The Oxford v Cambridge Boat Race is a unique event in the sporting year.
Normally I go on one of the chase boats that follow behind the race. For some reason my accreditation application did not have the right boxes ticked this year, so I found myself on Hammersmith bridge instead.
When something like this happens, it would usually make me angry and frustrated, but with an event like the boat race there are different ways to photograph it.
In the past, I have thought about alternatives to covering the event from the river. Being on a chase boat usually means that you won't miss anything that happens, however it also means you can end up in the wrong place on the river as none of the chase boats can change position during the race. If one of the teams changes course, you could miss the action.
Conveniently, the threat of G20 protests came to my rescue this year. As the police were worried protesters would try to do something during the race, they closed the bridges to the public and traffic during the race. This meant anyone snapping from the bridges had the freedom to move from one side to the other. If the public had been there I would have had to stay glued to a particular spot.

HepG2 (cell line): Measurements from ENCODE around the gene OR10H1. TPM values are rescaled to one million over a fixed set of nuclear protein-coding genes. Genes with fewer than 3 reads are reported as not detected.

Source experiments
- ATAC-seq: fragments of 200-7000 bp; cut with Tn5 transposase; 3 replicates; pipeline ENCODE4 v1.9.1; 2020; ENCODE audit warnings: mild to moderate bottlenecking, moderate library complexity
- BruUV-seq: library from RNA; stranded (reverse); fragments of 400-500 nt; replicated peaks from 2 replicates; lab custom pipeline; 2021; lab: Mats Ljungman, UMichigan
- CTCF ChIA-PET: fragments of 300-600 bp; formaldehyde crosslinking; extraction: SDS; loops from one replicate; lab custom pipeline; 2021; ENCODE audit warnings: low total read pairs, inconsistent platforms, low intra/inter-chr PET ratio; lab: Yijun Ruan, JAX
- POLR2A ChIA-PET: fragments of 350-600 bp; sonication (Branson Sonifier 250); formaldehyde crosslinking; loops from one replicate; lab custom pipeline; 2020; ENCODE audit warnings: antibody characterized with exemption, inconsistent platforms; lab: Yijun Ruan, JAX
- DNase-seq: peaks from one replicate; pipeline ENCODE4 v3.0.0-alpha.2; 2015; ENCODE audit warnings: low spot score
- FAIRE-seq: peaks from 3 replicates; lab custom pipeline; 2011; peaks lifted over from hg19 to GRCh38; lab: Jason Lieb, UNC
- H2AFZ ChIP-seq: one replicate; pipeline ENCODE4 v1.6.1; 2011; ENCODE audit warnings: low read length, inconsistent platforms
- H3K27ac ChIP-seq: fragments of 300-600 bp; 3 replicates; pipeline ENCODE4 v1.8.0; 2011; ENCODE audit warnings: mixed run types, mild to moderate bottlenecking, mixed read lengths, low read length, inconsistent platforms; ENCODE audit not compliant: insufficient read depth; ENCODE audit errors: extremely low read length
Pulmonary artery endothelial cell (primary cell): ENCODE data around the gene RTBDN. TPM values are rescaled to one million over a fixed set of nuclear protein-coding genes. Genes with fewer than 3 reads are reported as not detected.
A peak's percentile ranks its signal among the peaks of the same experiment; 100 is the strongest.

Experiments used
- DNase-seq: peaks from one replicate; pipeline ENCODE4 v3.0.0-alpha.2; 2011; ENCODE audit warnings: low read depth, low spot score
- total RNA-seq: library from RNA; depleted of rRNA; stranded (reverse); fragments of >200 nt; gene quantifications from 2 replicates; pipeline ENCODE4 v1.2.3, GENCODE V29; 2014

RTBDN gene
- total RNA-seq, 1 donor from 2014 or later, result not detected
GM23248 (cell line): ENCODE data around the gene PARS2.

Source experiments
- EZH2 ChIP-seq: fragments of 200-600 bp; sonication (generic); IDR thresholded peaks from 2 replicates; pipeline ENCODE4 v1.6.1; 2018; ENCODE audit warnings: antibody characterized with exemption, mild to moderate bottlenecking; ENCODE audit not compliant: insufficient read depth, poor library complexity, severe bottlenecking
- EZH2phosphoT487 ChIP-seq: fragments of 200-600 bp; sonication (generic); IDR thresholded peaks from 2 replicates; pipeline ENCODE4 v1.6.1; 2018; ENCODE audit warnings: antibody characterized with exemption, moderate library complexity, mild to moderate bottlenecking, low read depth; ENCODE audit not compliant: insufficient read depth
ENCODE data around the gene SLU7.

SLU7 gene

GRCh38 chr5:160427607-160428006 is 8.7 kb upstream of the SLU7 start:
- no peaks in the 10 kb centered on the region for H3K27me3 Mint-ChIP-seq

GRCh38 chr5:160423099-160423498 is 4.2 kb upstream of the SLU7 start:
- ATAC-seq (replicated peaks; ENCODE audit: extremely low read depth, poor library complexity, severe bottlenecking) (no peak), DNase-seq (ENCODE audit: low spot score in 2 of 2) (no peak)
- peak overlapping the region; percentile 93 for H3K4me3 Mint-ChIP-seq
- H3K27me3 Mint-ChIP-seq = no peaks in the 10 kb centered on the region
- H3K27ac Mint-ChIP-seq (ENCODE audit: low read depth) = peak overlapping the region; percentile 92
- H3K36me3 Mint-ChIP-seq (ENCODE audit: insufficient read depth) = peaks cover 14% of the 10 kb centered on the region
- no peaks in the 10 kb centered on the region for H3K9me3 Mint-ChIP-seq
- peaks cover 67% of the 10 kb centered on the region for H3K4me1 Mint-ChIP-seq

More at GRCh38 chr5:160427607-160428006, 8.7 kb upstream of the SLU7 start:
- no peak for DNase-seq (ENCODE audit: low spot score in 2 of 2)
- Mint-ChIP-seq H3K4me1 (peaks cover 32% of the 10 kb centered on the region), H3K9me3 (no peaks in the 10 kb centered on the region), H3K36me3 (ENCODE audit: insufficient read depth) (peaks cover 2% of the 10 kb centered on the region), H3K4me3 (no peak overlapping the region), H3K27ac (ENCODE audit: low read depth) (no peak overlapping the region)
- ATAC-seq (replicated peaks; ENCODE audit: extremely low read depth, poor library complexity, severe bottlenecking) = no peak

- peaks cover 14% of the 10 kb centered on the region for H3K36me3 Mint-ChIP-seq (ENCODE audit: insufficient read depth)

This is one of those rare events when I could conceivably use every lens in the bag. As the race approached Hammersmith Bridge I used a 500mm lens. When the boats went under the bridge it was a 24mm-700mm zoom followed by a quick change to the 70mm-200mm zoom. Then it was back to the 500mm as they moved down river.
This picture was taken on a Nikon D3 camera at 1/640 second with the 500mm lens at F8.0. The boats are small but it shows lots of people watching which captures the spirit of the day. After all, there is nowhere else in the world where so many people would go and watch what is in effect a very minor sport.
I just hope that next time I have to take pictures from Hammersmith Bridge, the G20 summit is back in town. Spectators are great in the picture, as long as they don't prevent me taking it.Reuse content